Music

Friday Music Guide: New Music From Billy Joel, Don Toliver, TWICE and More

Billboard’s Friday Music Guide serves as a handy guide to this Friday’s most essential releases — the key music that everyone will be talking about today, and that will be dominating playlists this weekend and beyond. 

This week, Billy Joel makes his grand return, Don Toliver gets into psych-rock and TWICE keep the energy high. Check out all of this week’s picks below:

Billy Joel, “Turn the Lights Back On” 

The first new Billy Joel single in decades arrives with uneven mix of anticipation and expectation — after all, the fact that “Turn the Lights Back On” exists at all marks a breathlessly exciting new development for a legendary artist, regardless of its quality. What a lovely discovery, then, that “Turn the Lights Back On” is both gorgeously rendered and a deeply felt personal check-in from Joel, who sounds like the same soulful storyteller he’s always been: “I’m late, but I’m here right now,” he sings, “though I used to be romantic, I forgot somehow.” For both decades-long fans and a new generation of listeners, “Turn the Lights Back On” stands tall as a meaningful new moment.

Don Toliver, “Bandit” 

Although Don Toliver’s 2023 album Love Sick included guests like Justin Bieber, Future, Lil Durk and his partner Kali Uchis, new single “Bandit” features Tame Impala in sample form, as the 2020 track “One More Hour” turns into the backbone of a widescreen chest-thumping to kick off the new year. Toliver has never sounded more confident as he does spitting rhymes and hitting his falsetto over the stadium-rock guitar squeals, and “Bandit” becomes the rare sample-heavy track to both stand on its own merits and accentuate the high points of its source material.

TWICE, “I Got You” 

As we enter February, New Year’s fitness resolutions may have started to fall by the wayside — but here comes K-pop titans TWICE to motivate you anew with their propulsive, dizzyingly fun new single. “I Got You,” the latest track from upcoming mini-album WITH YOU-th, builds upon the success of the group’s previous English-language singles by highlighting the collective’s melodic strengths and doubling down on the snappiest parts of the synth-pop production, creating a flash point that could cross over to U.S. platforms in a big way.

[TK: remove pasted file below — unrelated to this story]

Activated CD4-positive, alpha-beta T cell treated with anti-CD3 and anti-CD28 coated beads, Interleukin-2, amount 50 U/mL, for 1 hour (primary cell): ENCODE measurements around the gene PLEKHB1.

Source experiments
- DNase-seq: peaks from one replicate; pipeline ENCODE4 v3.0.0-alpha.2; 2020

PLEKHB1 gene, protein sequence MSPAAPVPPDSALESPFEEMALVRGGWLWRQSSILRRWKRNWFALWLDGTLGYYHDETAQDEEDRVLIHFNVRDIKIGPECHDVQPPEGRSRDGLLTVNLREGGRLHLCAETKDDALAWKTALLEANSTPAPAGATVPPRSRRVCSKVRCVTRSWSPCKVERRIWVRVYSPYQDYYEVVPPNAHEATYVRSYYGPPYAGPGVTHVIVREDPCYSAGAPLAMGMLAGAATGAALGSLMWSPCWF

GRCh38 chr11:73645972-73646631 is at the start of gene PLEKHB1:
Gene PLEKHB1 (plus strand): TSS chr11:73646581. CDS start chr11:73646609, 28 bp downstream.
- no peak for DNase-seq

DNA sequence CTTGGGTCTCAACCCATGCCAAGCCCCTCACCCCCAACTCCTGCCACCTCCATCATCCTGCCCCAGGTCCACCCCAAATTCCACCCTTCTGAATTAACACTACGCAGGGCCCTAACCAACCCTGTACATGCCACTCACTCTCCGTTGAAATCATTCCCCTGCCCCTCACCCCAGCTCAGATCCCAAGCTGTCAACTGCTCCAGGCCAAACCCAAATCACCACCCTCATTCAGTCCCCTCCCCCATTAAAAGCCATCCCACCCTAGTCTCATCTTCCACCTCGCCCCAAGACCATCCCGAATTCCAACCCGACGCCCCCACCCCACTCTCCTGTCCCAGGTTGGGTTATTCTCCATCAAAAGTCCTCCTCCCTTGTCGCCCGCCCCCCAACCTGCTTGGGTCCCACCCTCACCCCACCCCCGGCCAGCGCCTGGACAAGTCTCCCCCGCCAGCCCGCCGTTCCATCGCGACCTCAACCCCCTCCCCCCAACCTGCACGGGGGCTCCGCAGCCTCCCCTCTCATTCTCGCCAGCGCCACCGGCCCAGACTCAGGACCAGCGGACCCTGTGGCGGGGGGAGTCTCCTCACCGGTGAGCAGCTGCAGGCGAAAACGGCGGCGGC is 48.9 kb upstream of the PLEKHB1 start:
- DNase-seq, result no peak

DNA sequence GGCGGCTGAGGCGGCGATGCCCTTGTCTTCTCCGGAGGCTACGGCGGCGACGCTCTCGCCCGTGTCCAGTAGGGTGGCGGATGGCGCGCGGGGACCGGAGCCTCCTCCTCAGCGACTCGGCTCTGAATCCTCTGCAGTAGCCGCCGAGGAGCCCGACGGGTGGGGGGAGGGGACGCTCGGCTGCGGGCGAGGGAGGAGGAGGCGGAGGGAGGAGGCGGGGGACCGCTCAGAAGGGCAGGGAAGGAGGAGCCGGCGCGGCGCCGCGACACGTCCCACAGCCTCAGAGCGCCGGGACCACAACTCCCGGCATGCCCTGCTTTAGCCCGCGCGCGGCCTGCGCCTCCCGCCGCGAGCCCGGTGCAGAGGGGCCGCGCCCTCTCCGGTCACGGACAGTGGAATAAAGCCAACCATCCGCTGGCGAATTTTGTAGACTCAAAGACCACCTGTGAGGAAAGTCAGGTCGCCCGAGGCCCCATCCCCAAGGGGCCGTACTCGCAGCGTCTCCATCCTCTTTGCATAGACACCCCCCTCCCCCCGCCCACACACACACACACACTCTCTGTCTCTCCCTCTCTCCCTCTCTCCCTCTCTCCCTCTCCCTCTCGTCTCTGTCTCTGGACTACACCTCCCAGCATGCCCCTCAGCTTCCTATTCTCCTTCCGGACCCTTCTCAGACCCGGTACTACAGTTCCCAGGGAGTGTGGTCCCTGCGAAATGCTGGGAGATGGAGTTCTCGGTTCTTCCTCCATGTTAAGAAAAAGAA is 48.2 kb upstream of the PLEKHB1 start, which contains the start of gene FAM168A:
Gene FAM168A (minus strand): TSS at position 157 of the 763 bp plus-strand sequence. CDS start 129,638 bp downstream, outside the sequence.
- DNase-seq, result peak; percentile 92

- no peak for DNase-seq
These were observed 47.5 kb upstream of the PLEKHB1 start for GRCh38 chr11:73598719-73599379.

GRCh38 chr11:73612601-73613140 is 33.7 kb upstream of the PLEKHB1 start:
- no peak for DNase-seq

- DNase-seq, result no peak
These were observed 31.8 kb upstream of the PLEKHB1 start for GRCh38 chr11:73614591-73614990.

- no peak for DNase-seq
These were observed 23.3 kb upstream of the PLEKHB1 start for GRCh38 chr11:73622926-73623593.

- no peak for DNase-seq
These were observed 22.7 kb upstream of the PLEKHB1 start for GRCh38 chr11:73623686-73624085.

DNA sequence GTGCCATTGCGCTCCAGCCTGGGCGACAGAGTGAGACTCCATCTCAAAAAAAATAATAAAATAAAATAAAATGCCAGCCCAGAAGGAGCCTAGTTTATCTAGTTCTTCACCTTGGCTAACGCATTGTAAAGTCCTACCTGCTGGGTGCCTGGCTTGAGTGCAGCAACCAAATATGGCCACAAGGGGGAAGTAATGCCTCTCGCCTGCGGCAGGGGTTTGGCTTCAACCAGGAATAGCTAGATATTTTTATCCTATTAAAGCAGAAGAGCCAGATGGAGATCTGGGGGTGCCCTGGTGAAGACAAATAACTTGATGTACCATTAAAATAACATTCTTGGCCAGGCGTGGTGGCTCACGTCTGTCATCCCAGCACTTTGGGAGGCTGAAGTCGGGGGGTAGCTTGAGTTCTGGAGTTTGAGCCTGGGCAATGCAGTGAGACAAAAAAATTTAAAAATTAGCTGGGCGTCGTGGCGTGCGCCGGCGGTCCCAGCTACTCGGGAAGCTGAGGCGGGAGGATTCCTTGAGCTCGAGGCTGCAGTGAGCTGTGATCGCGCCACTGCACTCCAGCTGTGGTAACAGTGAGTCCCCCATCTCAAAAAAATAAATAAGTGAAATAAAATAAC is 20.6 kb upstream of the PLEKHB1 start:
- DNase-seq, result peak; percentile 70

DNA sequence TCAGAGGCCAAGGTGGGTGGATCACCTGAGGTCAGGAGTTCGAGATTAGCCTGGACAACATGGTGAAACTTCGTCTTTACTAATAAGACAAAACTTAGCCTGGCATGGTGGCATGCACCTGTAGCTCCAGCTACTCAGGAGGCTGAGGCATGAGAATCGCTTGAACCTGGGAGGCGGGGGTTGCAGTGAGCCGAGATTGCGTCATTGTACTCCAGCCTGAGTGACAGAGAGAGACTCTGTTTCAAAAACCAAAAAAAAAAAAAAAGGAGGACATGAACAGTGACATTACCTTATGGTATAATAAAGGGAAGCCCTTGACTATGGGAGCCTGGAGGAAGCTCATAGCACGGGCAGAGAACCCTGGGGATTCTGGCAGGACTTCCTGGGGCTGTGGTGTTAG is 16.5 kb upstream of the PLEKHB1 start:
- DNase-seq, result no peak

Usher feat. Pheelz, “Ruin” 

Next week is showtime for Usher, with new album Coming Home due out next Friday (Feb. 9) and a little performance called the Super Bowl halftime show two days later, but before his latest full-length and the biggest performance of his career are unveiled, the suave, sumptuous new track “Ruin” serves as a final preview of what sounds like a return to form. Rising Nigerian artist Pheelz lends a nifty assist over the dimly lit, Afrobeat-adjacent rhythms, but “Ruin” demonstrates Ursh pushing himself as a veteran artist, all while his silky-smooth appeal hasn’t dulled one bit.

Keith Urban, “Straight Line” 

“Straight Line” was “born of wanting to break out of routine and feeling like somewhere along the line, life lost some color and excitement,” Keith Urban explains in a press release; indeed, the first track released from Urban’s next studio album takes the country veteran’s time-honored formula and injects some adrenaline, with a driving tempo and some choice wooooooo-hoo’s in the post-chorus. While “Straight Line” will no doubt soundtrack some boisterous sing-alongs during Urban’s next tour, the song also bodes well for the follow-up to 2020’s The Speed of Now Part 1.

Editor’s Pick: Burial, “Dreamfear/Boy Sent From Above” 

New music from Burial — one of the most influential and enigmatic producers of the 21st century — is always a gift, considering how sporadic his releases have been over the past decade, but “Dreamfear/Boy Sent From Above” feels particularly special, as a 25-minute double single that’s at once mysterious and intoxicating. Longtime Untrue fans will gravitate towards the ghostly vocals and shuffling beats, but proponents of Burial’s more abstract recent work should embrace the sprawl here, too.

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